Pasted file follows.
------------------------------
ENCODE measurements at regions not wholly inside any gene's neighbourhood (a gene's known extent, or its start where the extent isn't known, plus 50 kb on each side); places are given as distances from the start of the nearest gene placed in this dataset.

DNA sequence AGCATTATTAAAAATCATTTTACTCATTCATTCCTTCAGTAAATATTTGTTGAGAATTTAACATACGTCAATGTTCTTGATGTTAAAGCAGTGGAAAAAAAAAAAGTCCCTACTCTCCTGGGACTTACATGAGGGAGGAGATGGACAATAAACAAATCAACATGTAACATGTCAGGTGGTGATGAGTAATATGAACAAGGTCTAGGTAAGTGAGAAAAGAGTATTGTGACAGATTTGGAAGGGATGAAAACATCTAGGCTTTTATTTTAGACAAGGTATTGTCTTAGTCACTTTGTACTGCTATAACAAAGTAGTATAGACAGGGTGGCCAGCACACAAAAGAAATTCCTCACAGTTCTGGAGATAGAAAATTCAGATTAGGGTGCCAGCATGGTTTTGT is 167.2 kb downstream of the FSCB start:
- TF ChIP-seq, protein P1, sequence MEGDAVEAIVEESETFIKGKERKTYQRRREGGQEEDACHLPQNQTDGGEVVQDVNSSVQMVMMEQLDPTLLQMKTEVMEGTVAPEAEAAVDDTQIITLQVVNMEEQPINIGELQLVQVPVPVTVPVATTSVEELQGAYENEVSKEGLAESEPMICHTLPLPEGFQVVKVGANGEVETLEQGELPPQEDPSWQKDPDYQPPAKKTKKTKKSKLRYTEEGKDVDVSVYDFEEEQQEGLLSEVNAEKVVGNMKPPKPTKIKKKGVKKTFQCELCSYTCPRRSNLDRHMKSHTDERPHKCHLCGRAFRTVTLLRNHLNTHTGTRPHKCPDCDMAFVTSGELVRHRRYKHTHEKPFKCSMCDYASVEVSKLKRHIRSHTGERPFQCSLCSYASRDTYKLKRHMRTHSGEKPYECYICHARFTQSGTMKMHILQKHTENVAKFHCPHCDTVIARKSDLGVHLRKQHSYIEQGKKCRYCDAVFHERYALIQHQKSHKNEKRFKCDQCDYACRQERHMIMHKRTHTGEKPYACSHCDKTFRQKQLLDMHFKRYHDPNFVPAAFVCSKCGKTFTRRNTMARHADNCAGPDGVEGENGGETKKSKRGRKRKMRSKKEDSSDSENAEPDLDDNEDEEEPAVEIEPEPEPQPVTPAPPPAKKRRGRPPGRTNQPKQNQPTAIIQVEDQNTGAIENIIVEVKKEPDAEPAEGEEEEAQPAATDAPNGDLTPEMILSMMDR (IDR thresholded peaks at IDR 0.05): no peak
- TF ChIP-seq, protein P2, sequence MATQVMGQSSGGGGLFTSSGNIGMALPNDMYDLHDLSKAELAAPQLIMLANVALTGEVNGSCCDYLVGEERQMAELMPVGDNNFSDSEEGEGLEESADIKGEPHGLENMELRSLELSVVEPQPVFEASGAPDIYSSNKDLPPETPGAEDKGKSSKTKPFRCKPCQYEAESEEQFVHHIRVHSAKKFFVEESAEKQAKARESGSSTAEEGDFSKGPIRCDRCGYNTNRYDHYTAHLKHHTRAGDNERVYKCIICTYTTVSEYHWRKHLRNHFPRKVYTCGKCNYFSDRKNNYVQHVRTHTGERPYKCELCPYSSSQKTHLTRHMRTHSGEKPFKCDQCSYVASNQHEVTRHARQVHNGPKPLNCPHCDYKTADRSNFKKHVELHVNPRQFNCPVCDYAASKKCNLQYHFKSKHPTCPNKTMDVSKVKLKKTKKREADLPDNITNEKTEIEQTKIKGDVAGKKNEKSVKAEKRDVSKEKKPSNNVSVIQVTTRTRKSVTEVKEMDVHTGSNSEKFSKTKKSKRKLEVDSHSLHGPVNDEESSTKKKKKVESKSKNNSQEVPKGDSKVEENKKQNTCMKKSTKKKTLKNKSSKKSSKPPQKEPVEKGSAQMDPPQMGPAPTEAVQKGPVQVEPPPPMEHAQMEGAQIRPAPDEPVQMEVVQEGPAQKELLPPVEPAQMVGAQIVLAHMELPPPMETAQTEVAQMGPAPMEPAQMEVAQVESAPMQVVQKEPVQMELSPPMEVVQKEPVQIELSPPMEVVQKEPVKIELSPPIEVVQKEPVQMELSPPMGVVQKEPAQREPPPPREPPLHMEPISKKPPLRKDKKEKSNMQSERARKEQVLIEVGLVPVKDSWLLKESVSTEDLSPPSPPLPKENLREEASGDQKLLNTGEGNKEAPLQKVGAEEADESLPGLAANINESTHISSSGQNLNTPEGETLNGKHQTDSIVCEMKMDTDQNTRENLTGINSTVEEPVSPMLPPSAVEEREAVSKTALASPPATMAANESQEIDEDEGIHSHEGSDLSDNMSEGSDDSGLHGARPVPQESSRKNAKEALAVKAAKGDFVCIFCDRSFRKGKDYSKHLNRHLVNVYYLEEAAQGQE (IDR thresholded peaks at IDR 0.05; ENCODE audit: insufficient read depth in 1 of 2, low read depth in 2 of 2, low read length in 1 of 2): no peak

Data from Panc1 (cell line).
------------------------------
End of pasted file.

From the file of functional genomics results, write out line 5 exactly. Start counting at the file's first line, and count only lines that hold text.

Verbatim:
Data from Panc1 (cell line).